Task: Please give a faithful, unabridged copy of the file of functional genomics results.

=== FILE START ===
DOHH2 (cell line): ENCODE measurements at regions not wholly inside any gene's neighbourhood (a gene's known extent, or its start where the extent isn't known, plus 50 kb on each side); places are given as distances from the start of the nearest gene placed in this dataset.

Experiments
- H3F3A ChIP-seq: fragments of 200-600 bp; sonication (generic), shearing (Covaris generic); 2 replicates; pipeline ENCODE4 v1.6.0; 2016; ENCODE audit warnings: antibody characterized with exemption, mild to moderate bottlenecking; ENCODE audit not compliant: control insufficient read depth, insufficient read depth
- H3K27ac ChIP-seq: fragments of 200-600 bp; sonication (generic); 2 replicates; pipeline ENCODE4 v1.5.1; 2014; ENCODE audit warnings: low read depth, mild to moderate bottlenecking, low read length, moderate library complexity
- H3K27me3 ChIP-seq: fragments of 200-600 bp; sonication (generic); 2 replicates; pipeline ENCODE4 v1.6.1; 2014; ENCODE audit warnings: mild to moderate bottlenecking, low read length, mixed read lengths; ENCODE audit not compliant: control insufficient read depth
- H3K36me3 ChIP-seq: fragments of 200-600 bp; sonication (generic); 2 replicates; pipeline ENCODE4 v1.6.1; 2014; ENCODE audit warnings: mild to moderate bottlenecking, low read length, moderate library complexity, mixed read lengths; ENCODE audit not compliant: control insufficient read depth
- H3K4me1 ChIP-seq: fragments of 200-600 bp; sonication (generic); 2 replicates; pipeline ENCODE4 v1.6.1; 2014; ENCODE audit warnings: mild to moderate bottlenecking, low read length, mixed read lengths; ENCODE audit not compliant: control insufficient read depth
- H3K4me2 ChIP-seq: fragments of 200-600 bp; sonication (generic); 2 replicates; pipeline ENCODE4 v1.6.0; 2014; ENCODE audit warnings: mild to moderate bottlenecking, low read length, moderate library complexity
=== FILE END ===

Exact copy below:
DOHH2 (cell line): ENCODE measurements at regions not wholly inside any gene's neighbourhood (a gene's known extent, or its start where the extent isn't known, plus 50 kb on each side); places are given as distances from the start of the nearest gene placed in this dataset.

Experiments
- H3F3A ChIP-seq: fragments of 200-600 bp; sonication (generic), shearing (Covaris generic); 2 replicates; pipeline ENCODE4 v1.6.0; 2016; ENCODE audit warnings: antibody characterized with exemption, mild to moderate bottlenecking; ENCODE audit not compliant: control insufficient read depth, insufficient read depth
- H3K27ac ChIP-seq: fragments of 200-600 bp; sonication (generic); 2 replicates; pipeline ENCODE4 v1.5.1; 2014; ENCODE audit warnings: low read depth, mild to moderate bottlenecking, low read length, moderate library complexity
- H3K27me3 ChIP-seq: fragments of 200-600 bp; sonication (generic); 2 replicates; pipeline ENCODE4 v1.6.1; 2014; ENCODE audit warnings: mild to moderate bottlenecking, low read length, mixed read lengths; ENCODE audit not compliant: control insufficient read depth
- H3K36me3 ChIP-seq: fragments of 200-600 bp; sonication (generic); 2 replicates; pipeline ENCODE4 v1.6.1; 2014; ENCODE audit warnings: mild to moderate bottlenecking, low read length, moderate library complexity, mixed read lengths; ENCODE audit not compliant: control insufficient read depth
- H3K4me1 ChIP-seq: fragments of 200-600 bp; sonication (generic); 2 replicates; pipeline ENCODE4 v1.6.1; 2014; ENCODE audit warnings: mild to moderate bottlenecking, low read length, mixed read lengths; ENCODE audit not compliant: control insufficient read depth
- H3K4me2 ChIP-seq: fragments of 200-600 bp; sonication (generic); 2 replicates; pipeline ENCODE4 v1.6.0; 2014; ENCODE audit warnings: mild to moderate bottlenecking, low read length, moderate library complexity